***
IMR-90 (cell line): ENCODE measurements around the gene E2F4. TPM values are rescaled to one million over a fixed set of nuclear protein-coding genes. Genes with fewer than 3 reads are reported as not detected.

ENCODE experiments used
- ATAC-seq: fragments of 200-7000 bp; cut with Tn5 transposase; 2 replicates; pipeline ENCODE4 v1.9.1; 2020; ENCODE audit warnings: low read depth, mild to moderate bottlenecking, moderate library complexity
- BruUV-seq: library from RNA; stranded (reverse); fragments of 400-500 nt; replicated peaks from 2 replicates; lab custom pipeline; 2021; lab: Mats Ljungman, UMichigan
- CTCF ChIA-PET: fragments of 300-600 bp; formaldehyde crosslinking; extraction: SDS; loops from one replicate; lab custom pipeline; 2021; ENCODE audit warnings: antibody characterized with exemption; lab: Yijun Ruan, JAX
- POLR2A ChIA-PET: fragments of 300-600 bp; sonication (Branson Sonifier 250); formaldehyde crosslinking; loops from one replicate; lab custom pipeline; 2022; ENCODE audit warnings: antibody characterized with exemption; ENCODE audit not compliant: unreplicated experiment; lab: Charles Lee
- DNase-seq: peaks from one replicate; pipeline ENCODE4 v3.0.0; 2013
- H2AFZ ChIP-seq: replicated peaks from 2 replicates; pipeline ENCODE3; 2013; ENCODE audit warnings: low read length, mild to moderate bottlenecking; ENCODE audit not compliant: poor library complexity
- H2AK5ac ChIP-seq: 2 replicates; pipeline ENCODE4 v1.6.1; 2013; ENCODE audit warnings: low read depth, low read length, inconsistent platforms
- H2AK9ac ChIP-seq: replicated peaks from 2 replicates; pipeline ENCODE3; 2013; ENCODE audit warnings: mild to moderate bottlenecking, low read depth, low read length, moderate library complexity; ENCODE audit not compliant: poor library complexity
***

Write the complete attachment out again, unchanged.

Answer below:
IMR-90 (cell line): ENCODE measurements around the gene E2F4. TPM values are rescaled to one million over a fixed set of nuclear protein-coding genes. Genes with fewer than 3 reads are reported as not detected.

ENCODE experiments used
- ATAC-seq: fragments of 200-7000 bp; cut with Tn5 transposase; 2 replicates; pipeline ENCODE4 v1.9.1; 2020; ENCODE audit warnings: low read depth, mild to moderate bottlenecking, moderate library complexity
- BruUV-seq: library from RNA; stranded (reverse); fragments of 400-500 nt; replicated peaks from 2 replicates; lab custom pipeline; 2021; lab: Mats Ljungman, UMichigan
- CTCF ChIA-PET: fragments of 300-600 bp; formaldehyde crosslinking; extraction: SDS; loops from one replicate; lab custom pipeline; 2021; ENCODE audit warnings: antibody characterized with exemption; lab: Yijun Ruan, JAX
- POLR2A ChIA-PET: fragments of 300-600 bp; sonication (Branson Sonifier 250); formaldehyde crosslinking; loops from one replicate; lab custom pipeline; 2022; ENCODE audit warnings: antibody characterized with exemption; ENCODE audit not compliant: unreplicated experiment; lab: Charles Lee
- DNase-seq: peaks from one replicate; pipeline ENCODE4 v3.0.0; 2013
- H2AFZ ChIP-seq: replicated peaks from 2 replicates; pipeline ENCODE3; 2013; ENCODE audit warnings: low read length, mild to moderate bottlenecking; ENCODE audit not compliant: poor library complexity
- H2AK5ac ChIP-seq: 2 replicates; pipeline ENCODE4 v1.6.1; 2013; ENCODE audit warnings: low read depth, low read length, inconsistent platforms
- H2AK9ac ChIP-seq: replicated peaks from 2 replicates; pipeline ENCODE3; 2013; ENCODE audit warnings: mild to moderate bottlenecking, low read depth, low read length, moderate library complexity; ENCODE audit not compliant: poor library complexity